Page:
makeshift

[meyk-shift]
noun
1.
a temporary expedient or substitute: We used boxes as a makeshift while the kitchen chairs were being painted.
adjective
2.
Also, makeshifty. serving as, or of the nature of, a makeshift.

Origin:
1555–65; noun, adj. use of verb phrase make shift


1. make-do, contrivance, jury-rig. 2. emergency, temporary, improvised, jury, ersatz.
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Based on the Random House Dictionary, © Random House, Inc. 2014.
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World English Dictionary
makeshift (ˈmeɪkˌʃɪft)
 
adj
1.  serving as a temporary or expedient means, esp during an emergency
 
n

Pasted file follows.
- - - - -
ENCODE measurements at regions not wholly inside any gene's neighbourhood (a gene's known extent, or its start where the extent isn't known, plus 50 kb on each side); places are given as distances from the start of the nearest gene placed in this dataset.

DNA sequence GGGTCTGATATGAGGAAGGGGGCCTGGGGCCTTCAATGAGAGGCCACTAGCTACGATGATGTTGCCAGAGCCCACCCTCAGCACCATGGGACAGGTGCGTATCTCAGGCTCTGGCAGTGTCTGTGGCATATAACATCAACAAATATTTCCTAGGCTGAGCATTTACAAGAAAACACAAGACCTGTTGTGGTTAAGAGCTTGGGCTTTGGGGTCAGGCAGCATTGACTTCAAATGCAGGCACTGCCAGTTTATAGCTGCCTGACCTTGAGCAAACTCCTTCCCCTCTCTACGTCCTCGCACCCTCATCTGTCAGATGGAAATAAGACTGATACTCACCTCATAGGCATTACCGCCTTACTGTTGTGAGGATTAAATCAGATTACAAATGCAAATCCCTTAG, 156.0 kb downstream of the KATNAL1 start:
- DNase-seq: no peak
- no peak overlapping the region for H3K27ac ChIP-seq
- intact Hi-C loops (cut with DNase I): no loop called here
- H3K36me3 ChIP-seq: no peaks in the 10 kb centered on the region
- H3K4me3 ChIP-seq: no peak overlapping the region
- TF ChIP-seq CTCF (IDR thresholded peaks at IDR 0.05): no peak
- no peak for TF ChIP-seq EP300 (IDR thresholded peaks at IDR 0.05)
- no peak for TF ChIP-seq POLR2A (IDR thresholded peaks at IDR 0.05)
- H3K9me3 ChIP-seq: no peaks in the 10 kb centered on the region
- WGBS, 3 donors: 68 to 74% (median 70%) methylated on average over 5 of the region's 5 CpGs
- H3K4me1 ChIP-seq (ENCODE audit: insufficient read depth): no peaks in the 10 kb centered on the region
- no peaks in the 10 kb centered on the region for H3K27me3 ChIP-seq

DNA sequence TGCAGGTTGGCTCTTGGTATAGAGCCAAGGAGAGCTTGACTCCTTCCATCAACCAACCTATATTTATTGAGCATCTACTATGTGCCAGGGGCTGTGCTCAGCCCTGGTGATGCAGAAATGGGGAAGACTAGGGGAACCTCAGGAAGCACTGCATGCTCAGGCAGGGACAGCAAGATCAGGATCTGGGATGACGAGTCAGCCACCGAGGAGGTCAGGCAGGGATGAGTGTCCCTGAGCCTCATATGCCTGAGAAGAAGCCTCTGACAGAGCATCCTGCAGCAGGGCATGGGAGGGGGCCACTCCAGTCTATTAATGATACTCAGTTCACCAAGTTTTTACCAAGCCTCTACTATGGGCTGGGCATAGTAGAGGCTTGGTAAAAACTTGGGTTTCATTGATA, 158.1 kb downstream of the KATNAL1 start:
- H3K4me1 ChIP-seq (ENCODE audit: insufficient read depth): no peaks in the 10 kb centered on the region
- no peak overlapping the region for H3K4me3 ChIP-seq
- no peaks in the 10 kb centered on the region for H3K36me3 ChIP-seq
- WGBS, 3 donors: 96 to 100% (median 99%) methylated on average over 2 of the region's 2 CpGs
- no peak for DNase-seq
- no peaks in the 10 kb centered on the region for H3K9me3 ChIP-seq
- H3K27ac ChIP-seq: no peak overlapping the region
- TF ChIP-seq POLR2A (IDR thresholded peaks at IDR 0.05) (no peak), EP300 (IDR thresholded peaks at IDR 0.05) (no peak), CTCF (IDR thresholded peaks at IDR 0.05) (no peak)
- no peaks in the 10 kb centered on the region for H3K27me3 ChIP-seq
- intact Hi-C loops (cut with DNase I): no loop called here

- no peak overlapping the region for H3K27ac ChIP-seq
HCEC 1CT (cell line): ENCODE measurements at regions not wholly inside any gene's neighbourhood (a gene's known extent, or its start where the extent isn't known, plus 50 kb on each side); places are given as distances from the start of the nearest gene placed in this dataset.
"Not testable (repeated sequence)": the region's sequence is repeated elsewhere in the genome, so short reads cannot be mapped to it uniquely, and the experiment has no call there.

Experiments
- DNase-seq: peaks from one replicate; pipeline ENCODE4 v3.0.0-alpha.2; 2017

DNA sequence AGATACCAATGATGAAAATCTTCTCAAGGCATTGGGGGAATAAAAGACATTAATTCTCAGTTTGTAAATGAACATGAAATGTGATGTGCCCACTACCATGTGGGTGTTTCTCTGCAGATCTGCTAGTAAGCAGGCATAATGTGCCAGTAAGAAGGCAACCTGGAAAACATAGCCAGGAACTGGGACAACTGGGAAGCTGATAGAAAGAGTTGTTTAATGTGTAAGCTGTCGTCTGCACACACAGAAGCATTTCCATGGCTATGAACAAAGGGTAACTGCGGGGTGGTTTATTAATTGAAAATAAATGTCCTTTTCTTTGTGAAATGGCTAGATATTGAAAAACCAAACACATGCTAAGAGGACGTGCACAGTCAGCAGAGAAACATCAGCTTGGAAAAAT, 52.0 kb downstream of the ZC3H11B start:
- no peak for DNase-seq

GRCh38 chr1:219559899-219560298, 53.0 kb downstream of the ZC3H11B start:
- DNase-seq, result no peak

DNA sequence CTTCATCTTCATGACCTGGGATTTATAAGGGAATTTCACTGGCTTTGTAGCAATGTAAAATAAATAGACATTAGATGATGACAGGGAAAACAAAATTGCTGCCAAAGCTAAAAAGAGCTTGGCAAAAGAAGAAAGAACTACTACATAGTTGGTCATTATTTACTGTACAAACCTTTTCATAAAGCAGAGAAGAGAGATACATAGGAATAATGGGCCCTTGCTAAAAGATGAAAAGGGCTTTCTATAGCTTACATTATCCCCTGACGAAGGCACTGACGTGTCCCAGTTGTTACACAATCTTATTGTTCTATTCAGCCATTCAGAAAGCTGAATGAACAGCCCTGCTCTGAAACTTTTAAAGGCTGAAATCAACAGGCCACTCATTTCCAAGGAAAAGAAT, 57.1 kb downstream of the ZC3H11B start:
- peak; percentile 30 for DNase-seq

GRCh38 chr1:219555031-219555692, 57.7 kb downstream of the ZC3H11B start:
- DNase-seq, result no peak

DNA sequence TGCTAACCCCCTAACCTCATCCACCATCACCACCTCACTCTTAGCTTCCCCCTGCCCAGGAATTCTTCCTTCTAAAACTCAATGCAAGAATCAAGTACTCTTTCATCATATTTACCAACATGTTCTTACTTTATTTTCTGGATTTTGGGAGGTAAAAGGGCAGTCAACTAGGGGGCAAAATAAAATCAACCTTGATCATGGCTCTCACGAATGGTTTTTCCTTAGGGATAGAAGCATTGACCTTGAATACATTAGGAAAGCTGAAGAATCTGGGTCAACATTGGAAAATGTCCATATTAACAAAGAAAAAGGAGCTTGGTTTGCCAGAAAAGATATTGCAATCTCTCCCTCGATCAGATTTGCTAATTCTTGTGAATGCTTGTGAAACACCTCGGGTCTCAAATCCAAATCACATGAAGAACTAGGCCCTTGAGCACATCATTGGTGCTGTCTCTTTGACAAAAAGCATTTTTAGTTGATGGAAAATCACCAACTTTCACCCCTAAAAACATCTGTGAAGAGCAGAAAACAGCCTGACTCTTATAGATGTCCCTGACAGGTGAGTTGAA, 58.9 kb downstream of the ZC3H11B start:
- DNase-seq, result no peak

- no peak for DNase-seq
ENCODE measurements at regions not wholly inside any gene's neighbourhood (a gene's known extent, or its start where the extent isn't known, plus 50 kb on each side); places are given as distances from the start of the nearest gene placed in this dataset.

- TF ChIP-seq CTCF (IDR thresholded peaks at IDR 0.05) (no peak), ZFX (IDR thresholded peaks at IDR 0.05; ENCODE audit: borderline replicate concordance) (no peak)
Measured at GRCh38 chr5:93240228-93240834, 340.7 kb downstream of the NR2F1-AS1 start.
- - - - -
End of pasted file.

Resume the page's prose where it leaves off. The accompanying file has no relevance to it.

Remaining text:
2.  something serving in this capacity

Collins English Dictionary - Complete & Unabridged 10th Edition
2009 © William Collins Sons & Co. Ltd. 1979, 1986 © HarperCollins
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Etymonline
Word Origin & History

makeshift
1565, "shifty person, rogue," from make (v.) + shift. Sense of "substitute" (adj.) is first recorded 1683.
Online Etymology Dictionary, © 2010 Douglas Harper
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Example sentences
Hundreds of thousands are living in makeshift camps.
Using a piece of vegetation as a makeshift pillow, a pair of elephant seals
  cuddle on the beach.
Drivers and cars get ready to rumble in makeshift service pits.
The only people in imminent danger are the guys standing around the makeshift
  launchpad.
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